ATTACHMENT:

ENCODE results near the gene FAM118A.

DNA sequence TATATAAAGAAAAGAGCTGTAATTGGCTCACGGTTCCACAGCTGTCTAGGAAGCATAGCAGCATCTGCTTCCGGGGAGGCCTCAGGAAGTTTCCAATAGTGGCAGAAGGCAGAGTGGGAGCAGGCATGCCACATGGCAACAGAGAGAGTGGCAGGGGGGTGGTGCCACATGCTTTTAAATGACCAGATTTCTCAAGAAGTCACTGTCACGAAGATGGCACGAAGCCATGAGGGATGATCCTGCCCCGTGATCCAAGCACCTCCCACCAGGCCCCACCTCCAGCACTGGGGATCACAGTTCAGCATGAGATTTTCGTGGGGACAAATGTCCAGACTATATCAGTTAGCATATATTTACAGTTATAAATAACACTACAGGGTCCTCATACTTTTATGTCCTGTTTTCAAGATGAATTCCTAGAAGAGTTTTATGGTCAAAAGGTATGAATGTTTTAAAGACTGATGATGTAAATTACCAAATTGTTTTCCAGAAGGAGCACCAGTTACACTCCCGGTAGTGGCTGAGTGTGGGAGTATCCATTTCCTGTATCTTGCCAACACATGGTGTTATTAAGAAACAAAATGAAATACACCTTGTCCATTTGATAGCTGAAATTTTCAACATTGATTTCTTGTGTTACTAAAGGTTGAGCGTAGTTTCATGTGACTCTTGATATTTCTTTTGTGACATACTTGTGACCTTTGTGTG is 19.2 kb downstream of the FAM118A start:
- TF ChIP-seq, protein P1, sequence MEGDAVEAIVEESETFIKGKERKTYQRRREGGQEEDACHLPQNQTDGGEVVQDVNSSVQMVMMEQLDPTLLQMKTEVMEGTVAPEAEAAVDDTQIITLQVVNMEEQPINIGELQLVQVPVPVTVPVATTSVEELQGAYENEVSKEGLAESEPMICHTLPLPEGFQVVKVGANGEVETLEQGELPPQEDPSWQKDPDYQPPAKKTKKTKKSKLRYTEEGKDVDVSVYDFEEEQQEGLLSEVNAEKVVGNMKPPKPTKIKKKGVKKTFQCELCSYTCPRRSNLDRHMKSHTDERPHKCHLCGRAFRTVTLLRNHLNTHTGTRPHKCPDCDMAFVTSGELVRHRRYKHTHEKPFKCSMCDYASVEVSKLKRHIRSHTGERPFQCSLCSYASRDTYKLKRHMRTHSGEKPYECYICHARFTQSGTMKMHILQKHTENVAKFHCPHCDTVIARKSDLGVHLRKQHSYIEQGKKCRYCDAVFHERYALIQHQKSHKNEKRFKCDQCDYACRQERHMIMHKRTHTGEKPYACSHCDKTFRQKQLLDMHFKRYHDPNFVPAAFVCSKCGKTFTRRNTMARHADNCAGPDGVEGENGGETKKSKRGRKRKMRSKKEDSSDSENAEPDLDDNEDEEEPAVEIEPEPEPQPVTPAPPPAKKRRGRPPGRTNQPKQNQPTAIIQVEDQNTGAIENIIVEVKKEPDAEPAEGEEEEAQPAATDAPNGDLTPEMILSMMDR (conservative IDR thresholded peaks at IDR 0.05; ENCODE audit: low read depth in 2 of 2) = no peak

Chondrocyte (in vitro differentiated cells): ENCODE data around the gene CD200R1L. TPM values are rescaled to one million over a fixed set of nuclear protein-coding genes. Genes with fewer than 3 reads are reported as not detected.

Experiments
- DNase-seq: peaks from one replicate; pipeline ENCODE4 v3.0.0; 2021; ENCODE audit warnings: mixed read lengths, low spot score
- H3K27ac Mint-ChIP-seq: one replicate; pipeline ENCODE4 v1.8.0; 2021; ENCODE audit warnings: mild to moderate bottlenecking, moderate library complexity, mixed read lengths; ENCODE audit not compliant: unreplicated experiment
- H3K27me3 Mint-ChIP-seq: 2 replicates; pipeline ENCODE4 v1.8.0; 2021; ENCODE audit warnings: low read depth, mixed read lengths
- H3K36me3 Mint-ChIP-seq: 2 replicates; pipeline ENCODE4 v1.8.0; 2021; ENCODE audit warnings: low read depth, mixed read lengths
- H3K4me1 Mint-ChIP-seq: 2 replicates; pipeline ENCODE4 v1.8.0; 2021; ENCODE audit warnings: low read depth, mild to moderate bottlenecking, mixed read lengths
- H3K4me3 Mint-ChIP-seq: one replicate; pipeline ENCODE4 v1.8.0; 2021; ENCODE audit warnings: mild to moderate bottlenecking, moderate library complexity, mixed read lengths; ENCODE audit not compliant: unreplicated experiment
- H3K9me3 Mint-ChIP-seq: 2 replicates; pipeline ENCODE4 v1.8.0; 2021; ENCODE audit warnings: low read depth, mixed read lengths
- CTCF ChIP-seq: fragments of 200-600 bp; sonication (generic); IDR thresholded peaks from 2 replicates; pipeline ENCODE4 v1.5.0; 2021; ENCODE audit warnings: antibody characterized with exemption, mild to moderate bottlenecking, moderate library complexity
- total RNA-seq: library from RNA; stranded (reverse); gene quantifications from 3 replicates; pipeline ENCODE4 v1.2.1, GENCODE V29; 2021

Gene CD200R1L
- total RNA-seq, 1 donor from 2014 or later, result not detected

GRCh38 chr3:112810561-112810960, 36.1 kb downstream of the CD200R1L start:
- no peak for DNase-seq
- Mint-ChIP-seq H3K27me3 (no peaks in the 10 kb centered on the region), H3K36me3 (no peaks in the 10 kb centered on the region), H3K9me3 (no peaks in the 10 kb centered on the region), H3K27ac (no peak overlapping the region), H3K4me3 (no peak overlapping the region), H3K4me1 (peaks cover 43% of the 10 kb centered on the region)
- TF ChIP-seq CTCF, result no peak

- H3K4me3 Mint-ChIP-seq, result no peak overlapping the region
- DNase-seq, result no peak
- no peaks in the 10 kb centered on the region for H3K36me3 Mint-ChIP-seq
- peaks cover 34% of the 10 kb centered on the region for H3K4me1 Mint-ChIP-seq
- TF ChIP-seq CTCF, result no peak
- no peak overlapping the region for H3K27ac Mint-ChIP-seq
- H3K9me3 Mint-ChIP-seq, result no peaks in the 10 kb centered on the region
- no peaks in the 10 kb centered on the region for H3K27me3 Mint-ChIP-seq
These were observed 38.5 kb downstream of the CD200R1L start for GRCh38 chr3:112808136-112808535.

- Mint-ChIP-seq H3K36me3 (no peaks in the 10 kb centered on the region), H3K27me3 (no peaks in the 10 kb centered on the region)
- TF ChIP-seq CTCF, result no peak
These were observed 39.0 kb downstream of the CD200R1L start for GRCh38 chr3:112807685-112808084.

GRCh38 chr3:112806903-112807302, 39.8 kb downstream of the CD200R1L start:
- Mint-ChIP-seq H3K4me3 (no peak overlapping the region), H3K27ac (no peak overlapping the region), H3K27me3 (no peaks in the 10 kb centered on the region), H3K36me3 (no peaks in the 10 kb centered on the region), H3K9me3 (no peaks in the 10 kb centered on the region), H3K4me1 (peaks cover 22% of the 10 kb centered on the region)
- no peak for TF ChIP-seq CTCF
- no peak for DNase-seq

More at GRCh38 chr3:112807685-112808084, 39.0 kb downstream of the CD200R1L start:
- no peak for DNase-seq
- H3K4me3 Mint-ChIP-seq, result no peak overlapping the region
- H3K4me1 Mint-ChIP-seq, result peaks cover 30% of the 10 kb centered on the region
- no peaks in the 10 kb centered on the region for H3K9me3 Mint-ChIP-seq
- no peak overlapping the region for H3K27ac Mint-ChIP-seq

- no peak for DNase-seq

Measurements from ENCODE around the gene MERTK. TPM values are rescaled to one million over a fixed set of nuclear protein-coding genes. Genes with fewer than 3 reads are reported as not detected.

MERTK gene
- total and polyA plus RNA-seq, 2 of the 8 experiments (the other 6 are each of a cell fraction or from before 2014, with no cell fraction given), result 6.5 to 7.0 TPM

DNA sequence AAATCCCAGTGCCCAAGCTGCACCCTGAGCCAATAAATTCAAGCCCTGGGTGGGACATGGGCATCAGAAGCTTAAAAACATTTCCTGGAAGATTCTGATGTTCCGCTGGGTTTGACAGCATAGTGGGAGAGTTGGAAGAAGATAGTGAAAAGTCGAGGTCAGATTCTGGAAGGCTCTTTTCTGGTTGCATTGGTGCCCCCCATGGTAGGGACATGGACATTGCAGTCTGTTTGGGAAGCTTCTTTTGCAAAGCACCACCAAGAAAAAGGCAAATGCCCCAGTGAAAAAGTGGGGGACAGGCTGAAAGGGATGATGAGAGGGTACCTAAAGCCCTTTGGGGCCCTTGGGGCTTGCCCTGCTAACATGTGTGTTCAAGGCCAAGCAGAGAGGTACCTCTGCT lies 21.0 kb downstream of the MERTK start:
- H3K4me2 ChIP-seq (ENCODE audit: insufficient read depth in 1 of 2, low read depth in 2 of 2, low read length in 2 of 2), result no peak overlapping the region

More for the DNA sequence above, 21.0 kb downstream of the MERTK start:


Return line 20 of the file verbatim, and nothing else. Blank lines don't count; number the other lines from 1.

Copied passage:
- TF ChIP-seq CTCF, result no peak